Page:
Legal and Ethical Implications in Classroom Management

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Yvette Jones
Grand Canyon University:
Professor Erika Hopson

Today’s classroom is a lot different from what we have seen before. Teachers were in the classroom because they wanted to be and not because they had to in order to make a living. Today’s teacher is frustrated thus classroom management becomes an issue that needs mention under many forms. Behavioral issues ensue and parents lose trust in the educational system. Parents are also at the helm of this problem and our classrooms are faced with ever changing methods of discipline and classroom management. Teachers are given lists of ways to organize their classroom at the beginning and throughout the year. What are the legal implications as it applies to teachers? What are the ethical implications? What are our students, parents, and teachers rights? It seems that these have been ever changing and in some cases our teachers and parents are often times left confused. The students are then left confused because there is no one that understands what their rights really are. These questions will be answered in this paper as per the articles that I have read relating to these topics. Article 1: Preparing Teachers for Classroom Management: The Teacher Educators Role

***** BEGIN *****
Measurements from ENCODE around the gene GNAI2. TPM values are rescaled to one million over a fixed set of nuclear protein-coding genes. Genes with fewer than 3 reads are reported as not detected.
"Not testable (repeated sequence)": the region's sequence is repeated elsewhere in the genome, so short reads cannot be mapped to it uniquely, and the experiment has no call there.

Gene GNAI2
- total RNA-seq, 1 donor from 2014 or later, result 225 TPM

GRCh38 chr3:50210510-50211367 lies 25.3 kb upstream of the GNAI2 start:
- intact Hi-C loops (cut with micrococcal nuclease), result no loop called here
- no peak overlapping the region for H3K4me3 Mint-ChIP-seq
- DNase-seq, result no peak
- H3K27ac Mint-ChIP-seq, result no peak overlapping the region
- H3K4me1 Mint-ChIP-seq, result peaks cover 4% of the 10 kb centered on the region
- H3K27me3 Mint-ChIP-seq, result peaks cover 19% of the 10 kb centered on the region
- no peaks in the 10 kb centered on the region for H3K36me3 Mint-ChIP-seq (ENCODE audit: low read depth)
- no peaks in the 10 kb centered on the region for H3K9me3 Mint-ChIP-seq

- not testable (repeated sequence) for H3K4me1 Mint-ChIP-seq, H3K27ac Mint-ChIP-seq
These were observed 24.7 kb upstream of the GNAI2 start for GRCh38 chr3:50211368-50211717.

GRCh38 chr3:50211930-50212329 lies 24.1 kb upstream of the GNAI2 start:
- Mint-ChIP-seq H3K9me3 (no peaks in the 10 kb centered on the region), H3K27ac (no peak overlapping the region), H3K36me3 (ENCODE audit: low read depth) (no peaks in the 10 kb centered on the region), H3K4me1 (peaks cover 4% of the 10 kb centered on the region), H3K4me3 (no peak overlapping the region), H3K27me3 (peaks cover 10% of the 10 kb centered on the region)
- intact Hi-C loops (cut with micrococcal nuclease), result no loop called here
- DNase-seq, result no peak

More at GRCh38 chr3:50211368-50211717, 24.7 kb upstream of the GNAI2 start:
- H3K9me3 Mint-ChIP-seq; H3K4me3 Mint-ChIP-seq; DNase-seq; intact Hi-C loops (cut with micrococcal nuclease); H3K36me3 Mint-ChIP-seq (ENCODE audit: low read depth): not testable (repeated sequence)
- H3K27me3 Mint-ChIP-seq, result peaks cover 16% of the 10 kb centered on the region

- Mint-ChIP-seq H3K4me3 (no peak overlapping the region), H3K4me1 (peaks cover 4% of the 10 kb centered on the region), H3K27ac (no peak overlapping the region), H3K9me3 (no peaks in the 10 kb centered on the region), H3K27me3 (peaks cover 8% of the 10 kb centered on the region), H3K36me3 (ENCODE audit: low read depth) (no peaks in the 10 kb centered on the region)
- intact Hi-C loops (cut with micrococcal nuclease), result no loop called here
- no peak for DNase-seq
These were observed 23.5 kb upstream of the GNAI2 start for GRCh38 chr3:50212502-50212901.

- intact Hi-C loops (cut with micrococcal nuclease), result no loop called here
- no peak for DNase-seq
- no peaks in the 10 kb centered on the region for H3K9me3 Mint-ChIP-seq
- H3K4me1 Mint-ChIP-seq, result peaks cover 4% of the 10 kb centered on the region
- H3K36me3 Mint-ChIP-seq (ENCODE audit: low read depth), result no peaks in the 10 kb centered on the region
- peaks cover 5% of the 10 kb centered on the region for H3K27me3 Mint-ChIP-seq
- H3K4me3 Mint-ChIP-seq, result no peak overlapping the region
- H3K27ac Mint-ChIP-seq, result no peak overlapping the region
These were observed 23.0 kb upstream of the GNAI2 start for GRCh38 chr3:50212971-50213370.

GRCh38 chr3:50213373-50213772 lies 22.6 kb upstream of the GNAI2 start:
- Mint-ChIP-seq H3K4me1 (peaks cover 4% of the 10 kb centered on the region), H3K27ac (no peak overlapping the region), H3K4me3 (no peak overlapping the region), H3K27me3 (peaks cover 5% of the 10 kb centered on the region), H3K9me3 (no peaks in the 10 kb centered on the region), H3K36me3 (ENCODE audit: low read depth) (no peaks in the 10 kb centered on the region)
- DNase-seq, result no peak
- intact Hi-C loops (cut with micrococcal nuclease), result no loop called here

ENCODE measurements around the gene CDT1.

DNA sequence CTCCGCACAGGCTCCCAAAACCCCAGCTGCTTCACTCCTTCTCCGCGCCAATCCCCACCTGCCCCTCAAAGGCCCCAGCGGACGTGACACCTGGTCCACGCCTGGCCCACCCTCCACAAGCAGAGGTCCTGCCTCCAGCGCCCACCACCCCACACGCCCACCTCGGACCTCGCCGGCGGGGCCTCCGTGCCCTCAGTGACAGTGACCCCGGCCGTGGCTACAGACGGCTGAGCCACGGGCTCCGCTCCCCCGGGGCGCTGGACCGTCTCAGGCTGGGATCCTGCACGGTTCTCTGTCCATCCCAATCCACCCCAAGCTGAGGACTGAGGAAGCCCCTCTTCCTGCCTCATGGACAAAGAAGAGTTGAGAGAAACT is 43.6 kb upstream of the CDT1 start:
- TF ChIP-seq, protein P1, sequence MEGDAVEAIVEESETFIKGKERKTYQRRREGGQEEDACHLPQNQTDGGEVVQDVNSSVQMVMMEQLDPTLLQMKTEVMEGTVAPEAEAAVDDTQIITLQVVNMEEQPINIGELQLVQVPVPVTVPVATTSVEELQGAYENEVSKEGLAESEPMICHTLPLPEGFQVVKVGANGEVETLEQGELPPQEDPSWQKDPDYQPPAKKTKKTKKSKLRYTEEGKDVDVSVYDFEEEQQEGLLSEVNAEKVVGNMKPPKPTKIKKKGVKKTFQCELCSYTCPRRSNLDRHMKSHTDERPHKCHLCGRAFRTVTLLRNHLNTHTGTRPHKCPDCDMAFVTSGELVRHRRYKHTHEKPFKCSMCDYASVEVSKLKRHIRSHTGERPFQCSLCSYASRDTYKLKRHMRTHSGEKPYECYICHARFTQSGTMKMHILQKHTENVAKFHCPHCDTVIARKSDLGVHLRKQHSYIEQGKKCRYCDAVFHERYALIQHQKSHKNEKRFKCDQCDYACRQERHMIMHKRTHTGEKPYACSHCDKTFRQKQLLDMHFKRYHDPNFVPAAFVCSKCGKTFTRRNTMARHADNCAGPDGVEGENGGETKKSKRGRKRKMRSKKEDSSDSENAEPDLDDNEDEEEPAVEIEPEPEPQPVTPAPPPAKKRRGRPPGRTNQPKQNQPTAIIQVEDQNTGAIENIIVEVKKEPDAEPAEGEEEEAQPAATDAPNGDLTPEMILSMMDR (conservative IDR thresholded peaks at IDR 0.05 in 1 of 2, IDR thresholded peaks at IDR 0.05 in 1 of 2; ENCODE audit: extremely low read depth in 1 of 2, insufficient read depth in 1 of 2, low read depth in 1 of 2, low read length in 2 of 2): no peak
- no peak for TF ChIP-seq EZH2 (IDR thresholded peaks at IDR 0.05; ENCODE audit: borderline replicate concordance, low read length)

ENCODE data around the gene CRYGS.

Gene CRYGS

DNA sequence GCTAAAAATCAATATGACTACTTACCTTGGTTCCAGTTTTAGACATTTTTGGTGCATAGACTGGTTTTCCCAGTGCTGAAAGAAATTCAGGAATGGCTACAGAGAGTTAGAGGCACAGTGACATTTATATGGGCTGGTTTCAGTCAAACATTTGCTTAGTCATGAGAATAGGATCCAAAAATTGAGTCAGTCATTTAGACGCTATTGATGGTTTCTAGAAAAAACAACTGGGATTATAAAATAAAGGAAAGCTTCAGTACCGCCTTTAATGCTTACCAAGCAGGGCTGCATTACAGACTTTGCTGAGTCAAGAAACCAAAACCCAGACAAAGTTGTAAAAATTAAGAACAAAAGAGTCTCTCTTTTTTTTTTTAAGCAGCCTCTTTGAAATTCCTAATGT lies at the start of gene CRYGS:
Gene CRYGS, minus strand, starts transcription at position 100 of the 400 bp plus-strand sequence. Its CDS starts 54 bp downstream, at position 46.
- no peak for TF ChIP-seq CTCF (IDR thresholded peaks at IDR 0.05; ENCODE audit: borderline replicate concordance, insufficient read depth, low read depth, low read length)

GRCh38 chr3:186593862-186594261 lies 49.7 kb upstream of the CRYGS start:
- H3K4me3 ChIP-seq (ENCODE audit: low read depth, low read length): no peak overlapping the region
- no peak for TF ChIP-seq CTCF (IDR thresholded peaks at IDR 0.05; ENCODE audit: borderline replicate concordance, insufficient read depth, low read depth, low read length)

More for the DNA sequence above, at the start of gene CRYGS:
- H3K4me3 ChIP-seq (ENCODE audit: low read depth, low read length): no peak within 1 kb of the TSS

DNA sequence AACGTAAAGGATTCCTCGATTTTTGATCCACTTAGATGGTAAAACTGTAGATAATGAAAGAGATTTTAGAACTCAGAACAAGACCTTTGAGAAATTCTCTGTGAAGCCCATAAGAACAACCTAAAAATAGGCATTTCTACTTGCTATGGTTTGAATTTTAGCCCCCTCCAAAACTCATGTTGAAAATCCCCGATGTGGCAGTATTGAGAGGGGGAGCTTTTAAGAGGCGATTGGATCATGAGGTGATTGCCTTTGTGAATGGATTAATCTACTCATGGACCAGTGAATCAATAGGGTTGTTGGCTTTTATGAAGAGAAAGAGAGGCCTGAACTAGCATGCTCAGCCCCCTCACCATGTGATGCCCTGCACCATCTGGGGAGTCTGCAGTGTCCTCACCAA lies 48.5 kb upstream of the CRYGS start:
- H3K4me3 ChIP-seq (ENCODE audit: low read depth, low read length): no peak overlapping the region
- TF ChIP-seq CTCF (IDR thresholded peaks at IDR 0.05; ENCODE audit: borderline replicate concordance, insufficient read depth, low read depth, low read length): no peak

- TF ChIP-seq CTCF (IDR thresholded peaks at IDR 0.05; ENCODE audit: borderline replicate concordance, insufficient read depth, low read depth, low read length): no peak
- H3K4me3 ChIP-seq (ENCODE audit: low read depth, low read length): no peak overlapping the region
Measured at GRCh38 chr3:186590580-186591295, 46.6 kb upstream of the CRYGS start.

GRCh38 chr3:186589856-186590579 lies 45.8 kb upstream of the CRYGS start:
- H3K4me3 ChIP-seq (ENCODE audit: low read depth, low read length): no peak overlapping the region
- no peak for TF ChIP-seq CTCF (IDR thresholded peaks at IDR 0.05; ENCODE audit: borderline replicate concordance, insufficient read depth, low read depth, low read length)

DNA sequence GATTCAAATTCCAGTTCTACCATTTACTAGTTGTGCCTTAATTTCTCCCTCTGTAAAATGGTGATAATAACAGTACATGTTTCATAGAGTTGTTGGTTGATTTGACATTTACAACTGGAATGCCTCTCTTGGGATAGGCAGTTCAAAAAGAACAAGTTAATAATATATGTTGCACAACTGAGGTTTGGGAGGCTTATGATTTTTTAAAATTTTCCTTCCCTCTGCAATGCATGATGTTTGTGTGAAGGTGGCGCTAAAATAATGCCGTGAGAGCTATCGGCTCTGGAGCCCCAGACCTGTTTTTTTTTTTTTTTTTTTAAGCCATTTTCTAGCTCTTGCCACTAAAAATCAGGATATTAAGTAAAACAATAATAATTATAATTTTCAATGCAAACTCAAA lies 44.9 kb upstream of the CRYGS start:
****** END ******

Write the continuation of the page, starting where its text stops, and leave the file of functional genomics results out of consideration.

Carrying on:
The first thing that grabbed me about this article was a quote, “You will not even get to teach your perfectly written lesson plan if you don’t have a classroom management plan in place.” (Clement; 2010) This article details how important it is for student teachers to know and understand how to manage their classroom. As teachers we have a legal and moral obligation to keep our students safe with the ability to learn. She discusses how some states do not have a requirement to take a classroom management class and that many student teachers have no idea how to begin managing their classrooms and when they are faced with their first behavior problems. It also talks of how many books, articles, and videos there are out there for new teachers...
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